best. movie. ever.

I'm starting to have doubts concerning Dec's kids' discernment of movies. During each of their last three visits, we've gone to see a movie. And invariably, as we've left the theater, Princess (though it could be Tomboy, considering I can't tell the twins apart unless I'm looking at them) has announced that we have just seen the Best. Movie. Ever.

This weekend's movie was Arthur and the Invisibles. It was an enjoyable movie, with a pleasant meshing of live action and animation. Of course, what will be most memorable about this movie was that at 9 at night, Dec and I decided it would be fun to take the kids to a movie. So we bundled them up, threw them in the car, and headed off to Hollywood Connection to catch the 9:40 showing. Then, after the movie, we dragged the kids to Denny's instead of letting them go home to bed, like they wanted. Heaps o' fun.

Arthur replaced Night at the Museum as the Best. Movie. Ever. Museum was also an enjoyable movie, though I felt it was a bit long for having minimal plot and slow development.

Museum replaced Eragon as the Best. Movie. Ever. Now, I will say that it's a good thing Eragon was replaced as the Best. Movie. Ever. because it was most certainly not the Best. Movie. Ever.

Perhaps my feelings on this are directly related to some bias on my part. Eragon has been sitting on my nighstand for. ev. er. because Dragonboy really, really, really wants me to read it. I have been resisting. I try to do things for the kids, because they don't ask for a lot; however, this is one of those requests I doubt I'll ever be able to fulfill. I read a good number of books, but I just can't bring myself to read a book whose soul marketing campaign is Look! A Fifteen Year Old Wrote a Book. Especially when nearly all the reviews I've come across have indicated that this is merely a fifth-rate knockoff of The Lord of the Rings. I find this especially irksome when I know a number of writers who truly deserve to be published yet aren't, all because some stupid marketing department knows they can pitch a fifteen-year-old hack job.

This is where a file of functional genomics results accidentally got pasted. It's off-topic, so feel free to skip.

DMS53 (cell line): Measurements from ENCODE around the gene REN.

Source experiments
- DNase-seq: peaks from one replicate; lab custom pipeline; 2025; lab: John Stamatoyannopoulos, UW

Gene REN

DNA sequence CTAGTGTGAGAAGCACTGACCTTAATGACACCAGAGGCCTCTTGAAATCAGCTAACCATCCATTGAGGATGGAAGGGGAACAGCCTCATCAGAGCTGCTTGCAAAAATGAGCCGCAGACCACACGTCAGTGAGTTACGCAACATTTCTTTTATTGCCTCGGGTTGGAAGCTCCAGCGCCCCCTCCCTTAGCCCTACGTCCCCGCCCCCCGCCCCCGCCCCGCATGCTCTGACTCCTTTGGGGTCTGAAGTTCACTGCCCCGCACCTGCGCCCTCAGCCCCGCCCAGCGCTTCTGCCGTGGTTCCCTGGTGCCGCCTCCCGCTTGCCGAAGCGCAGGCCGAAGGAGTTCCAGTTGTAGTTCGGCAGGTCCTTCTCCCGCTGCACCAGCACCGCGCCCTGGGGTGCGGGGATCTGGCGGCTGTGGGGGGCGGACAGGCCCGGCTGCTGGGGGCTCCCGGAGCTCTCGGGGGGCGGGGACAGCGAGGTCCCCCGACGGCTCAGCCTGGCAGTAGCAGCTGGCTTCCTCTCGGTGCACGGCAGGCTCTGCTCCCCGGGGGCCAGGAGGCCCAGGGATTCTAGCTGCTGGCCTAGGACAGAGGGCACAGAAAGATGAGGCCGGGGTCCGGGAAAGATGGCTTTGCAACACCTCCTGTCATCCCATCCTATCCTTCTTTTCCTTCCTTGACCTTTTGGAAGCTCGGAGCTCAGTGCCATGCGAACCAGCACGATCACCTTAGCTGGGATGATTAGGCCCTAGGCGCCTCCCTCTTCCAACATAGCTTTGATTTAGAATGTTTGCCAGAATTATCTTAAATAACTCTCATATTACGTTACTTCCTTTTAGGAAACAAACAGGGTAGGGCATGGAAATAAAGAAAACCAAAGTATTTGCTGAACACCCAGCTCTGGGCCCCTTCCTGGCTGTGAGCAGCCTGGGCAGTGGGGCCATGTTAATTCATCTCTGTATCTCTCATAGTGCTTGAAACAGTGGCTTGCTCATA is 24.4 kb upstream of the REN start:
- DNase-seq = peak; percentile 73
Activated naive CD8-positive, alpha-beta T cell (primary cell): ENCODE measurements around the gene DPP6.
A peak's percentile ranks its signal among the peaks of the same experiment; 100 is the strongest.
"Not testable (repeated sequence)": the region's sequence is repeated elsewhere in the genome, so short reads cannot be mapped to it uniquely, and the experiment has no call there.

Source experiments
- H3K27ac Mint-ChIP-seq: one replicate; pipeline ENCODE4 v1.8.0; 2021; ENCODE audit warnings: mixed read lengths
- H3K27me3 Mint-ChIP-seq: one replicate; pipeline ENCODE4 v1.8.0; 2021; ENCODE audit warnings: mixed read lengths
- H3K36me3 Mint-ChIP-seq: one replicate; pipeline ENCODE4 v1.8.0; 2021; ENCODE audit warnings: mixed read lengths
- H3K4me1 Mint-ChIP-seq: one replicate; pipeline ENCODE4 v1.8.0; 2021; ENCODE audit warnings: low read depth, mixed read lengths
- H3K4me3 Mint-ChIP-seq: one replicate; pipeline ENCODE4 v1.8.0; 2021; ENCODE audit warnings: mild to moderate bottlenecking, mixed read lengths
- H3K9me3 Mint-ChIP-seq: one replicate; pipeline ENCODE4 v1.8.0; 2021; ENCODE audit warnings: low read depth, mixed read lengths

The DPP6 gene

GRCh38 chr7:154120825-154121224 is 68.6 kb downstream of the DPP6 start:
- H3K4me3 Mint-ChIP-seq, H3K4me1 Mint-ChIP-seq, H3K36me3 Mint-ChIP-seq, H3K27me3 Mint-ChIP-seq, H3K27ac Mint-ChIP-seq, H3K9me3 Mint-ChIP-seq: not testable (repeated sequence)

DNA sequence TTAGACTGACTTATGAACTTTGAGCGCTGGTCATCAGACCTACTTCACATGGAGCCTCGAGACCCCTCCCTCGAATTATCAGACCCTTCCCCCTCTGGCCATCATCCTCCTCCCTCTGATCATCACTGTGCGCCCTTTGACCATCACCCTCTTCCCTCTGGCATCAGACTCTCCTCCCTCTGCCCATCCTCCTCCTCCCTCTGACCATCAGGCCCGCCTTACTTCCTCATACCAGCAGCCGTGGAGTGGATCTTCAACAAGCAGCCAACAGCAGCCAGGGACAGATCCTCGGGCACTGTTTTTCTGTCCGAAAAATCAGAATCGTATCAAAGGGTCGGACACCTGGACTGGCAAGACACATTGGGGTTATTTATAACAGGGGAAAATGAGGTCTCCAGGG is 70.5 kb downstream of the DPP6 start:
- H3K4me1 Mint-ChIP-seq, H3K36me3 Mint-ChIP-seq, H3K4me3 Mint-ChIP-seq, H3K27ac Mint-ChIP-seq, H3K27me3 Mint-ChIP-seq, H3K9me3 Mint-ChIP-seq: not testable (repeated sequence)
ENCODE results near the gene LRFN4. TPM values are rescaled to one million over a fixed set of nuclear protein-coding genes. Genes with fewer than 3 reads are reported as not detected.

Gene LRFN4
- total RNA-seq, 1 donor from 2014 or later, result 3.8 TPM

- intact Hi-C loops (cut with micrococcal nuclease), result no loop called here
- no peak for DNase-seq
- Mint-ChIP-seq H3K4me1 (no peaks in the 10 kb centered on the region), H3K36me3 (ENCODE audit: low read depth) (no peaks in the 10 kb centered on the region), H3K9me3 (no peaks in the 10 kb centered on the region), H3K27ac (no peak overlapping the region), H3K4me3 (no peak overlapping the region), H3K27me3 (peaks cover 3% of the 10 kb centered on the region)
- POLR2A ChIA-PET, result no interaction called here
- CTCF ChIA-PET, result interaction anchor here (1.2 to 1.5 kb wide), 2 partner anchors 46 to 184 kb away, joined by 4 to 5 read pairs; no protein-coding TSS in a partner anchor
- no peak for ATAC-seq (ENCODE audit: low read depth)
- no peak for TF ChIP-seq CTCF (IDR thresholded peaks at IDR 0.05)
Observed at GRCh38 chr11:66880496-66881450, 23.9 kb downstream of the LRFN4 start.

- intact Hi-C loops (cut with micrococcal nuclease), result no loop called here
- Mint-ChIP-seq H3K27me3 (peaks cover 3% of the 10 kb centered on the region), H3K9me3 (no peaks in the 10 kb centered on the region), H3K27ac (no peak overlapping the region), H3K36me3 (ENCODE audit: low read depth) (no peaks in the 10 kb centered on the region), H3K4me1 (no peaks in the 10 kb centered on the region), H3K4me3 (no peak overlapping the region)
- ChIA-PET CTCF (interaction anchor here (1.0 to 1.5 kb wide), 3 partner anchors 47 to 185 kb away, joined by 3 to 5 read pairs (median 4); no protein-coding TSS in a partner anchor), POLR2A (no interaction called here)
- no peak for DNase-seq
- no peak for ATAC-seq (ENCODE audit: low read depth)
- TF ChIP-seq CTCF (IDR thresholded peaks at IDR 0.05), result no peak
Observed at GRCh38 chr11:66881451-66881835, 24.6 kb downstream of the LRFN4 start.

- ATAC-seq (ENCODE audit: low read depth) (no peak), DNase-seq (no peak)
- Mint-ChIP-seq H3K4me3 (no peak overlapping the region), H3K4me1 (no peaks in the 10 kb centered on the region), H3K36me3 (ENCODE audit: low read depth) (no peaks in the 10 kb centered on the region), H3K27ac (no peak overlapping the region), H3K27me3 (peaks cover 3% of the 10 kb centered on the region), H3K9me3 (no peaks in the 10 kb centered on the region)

All of this is compounded when said fifth-rate piece of work is optioned to film. And not just any film. Nooooo. It becomes a tenth-rate knockoff of Jackson's trilogy. Even Columbus's butchering of the first two Harry Potters was better than this.

So maybe the kids' discernment isn't so bad after all. At least they're recognizing improving quality in the movies we take them to see.


Desmama said...

You might get a kick out of EDS's review of Eragon. I did. I haven't seen the movie and don't plan to.

Th. said...


"Even Columbus's butchering of the first two Harry Potters was better than this."

Ooch. Say no more.

(And thanks for the plug.)